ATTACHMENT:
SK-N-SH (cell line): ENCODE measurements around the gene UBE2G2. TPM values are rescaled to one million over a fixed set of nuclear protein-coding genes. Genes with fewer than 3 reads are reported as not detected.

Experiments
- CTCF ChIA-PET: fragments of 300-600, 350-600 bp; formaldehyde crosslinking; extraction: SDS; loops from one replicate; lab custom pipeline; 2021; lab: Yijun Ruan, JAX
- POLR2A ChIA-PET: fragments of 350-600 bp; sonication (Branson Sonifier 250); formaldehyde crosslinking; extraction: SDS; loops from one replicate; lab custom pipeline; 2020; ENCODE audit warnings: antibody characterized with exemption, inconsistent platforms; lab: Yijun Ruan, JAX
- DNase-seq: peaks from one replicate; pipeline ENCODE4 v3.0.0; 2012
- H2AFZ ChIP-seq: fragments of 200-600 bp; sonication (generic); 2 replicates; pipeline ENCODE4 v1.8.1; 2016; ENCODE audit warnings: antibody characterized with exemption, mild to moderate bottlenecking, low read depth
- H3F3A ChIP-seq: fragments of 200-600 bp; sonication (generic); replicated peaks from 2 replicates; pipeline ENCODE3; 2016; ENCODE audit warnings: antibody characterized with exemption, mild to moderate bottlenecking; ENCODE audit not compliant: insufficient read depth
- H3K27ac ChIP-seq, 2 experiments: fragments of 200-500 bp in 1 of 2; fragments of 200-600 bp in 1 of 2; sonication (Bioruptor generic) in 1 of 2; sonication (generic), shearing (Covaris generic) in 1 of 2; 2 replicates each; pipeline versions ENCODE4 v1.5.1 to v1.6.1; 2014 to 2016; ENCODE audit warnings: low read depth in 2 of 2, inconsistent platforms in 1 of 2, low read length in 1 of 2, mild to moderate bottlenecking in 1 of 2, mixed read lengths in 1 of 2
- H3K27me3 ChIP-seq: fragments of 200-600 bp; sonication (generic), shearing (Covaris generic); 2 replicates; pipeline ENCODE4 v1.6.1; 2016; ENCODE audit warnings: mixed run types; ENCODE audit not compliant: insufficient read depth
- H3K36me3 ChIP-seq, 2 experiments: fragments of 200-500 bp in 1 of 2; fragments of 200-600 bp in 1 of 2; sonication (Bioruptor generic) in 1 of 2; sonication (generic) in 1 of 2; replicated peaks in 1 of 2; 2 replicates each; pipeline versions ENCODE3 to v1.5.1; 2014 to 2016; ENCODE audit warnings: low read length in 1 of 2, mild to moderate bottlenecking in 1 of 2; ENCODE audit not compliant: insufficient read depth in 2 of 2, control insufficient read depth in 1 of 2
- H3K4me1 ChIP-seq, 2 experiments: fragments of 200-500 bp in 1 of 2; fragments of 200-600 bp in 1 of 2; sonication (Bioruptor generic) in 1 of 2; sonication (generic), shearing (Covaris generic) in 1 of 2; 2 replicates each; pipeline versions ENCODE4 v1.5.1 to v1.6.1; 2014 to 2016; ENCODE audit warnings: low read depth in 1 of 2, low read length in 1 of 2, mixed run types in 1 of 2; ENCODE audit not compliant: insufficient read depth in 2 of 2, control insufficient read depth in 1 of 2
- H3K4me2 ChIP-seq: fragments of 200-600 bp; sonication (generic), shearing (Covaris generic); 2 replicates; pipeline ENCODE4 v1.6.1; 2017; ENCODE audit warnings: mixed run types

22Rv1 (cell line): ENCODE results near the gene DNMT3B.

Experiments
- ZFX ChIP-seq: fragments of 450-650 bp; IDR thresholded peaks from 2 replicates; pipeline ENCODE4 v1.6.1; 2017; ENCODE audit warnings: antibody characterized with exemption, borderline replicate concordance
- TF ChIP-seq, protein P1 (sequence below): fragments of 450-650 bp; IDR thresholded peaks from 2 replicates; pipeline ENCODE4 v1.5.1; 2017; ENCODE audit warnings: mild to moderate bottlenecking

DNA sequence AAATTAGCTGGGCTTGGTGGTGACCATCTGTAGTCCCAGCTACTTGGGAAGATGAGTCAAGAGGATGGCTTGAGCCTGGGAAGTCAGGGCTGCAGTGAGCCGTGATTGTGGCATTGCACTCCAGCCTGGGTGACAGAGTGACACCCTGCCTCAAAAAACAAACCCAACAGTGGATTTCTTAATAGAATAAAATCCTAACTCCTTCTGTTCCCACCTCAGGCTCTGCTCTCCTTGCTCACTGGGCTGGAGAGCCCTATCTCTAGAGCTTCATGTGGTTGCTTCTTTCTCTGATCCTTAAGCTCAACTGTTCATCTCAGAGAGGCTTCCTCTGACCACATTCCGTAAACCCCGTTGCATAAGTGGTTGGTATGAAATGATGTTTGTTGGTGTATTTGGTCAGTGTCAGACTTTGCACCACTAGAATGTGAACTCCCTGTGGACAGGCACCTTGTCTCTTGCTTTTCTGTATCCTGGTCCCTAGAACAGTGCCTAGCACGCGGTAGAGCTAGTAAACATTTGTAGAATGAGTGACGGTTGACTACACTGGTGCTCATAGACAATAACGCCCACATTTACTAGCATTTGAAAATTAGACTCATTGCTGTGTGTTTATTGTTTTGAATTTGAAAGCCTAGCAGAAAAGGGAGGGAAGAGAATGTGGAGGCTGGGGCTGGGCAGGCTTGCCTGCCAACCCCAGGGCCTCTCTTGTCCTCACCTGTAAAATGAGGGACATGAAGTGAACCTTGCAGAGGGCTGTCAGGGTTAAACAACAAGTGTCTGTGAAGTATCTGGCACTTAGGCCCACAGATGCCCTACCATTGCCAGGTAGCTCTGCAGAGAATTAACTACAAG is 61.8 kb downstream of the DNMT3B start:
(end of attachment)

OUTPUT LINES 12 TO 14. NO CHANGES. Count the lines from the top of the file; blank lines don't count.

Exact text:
- H3K4me2 ChIP-seq: fragments of 200-600 bp; sonication (generic), shearing (Covaris generic); 2 replicates; pipeline ENCODE4 v1.6.1; 2017; ENCODE audit warnings: mixed run types

22Rv1 (cell line): ENCODE results near the gene DNMT3B.

Experiments